In a landscape where technology entrepreneurship on Sunday in India often means launching, say, the eighth company that sells diapers online - where thousands of rupees are spent acquiring customers who don't return, where the standard game plan is to outspend everyone else and triumph simply because you're the last one standing - Vineet Devaiah's product and its path to development offer a wildly different narrative.
Devaiah, 26, has what is considered the holy grail of tech investing: a potential killer app that facilitates crowdsourced panoramic images to build a community. "Considering where the market is moving, this is a huge opportunity," says Devaiah's mentor, Bala Manian, a US-based serial entrepreneur in the optics space, whose inventions were picked up by George Lucas's Industrial Light and Magic to make Return of the Jedi, amongst other films, and netted Manian both millions of dollars as well as an Oscar for technical advances in film.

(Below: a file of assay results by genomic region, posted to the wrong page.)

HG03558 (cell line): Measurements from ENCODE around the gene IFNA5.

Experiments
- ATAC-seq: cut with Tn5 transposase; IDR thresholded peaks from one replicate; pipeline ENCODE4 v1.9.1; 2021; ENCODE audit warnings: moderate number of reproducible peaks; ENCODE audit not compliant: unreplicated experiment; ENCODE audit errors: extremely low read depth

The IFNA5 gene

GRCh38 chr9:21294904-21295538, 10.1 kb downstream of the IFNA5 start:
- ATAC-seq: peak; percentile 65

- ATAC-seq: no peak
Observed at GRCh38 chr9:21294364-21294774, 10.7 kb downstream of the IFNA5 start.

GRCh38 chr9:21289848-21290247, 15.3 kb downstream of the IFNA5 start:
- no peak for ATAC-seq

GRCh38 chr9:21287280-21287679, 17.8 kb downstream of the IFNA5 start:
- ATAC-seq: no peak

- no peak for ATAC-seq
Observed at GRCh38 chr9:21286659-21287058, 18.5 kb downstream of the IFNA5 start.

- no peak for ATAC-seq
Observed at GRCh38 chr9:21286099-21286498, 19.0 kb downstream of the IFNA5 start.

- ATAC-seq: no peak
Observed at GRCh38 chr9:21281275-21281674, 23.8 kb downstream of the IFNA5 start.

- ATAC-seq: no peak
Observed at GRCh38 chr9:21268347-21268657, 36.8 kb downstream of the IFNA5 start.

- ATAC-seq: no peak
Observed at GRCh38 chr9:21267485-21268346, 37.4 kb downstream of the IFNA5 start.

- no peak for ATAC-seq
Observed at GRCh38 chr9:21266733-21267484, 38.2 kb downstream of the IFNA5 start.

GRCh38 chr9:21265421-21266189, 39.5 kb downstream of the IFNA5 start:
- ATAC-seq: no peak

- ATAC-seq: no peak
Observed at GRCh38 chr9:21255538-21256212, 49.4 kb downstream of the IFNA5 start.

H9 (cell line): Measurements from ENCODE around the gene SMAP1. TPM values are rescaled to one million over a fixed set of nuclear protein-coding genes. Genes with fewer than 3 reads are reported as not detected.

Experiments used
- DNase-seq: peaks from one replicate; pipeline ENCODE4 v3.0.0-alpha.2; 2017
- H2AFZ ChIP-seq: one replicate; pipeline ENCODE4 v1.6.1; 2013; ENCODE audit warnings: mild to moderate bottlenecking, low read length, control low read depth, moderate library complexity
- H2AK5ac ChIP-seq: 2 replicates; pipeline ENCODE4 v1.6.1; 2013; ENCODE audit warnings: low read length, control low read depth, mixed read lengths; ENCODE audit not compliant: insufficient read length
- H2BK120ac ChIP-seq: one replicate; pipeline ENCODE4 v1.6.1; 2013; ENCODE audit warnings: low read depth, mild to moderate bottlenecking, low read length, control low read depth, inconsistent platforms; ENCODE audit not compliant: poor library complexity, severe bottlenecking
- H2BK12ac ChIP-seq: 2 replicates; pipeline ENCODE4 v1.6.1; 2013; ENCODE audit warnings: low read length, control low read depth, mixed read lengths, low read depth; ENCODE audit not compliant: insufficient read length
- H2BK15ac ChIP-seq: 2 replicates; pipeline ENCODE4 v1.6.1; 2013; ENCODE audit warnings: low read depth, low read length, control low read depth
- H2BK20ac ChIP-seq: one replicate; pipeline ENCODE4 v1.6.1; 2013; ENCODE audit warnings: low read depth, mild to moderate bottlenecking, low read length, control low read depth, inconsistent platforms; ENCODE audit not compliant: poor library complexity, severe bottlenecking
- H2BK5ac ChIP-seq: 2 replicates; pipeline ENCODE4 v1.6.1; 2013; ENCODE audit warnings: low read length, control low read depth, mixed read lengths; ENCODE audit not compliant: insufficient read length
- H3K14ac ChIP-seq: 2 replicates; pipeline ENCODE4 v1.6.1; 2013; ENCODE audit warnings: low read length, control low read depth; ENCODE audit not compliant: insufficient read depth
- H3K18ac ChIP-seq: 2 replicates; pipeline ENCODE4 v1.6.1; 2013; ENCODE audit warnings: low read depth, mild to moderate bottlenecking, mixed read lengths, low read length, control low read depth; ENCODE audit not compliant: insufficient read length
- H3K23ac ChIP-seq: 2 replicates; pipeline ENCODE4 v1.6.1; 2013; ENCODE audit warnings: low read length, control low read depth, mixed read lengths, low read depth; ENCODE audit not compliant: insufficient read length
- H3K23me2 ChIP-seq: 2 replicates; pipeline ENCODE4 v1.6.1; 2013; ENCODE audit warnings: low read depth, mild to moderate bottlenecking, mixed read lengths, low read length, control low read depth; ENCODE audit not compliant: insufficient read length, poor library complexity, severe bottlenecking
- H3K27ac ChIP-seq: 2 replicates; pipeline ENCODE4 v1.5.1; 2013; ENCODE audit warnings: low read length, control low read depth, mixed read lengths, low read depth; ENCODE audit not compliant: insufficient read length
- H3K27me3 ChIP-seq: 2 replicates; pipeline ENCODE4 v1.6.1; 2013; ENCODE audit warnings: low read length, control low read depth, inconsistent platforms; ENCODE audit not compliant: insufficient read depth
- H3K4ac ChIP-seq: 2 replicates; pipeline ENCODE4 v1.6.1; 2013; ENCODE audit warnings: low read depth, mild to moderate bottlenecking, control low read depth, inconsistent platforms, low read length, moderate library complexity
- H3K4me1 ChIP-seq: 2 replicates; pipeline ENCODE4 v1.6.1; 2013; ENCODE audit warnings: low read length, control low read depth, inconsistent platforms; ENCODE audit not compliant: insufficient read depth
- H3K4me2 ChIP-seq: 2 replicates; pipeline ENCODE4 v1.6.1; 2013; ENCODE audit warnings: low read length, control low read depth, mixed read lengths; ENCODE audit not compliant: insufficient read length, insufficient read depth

TeliportMe's app, called '360,' allows you to press a button on your camera and take a circular shot of the world around you, generate a panoramic, full-circle, hi-res picture of your surroundings and share it on Facebook or Twitter as well as Teliport's website, and make comments.
It's not that there aren't other panorama apps for Android. Photaf, Occipital, Dermandar and Photosynth are amongst some of the leading ones that have cropped up in just the last year or two and have their own fan base as well as detractors. However, TeliportMe and Photaf clearly seem to be ahead of the pack.
Yet, to marvel at the app alone is to miss the infinitely bigger picture. "From the word go, our focus was on building a community. Others mostly focus on utilisation," says Devaiah. It's a 'give away the razor to sell the blades' sort of idea.
Building a community of loyal, engaged app users is what made two-year-old photo app maker Instagram - with its 30 million devoted followers at the time - so attractive to Facebook that it snapped up the company for $1 billion this year.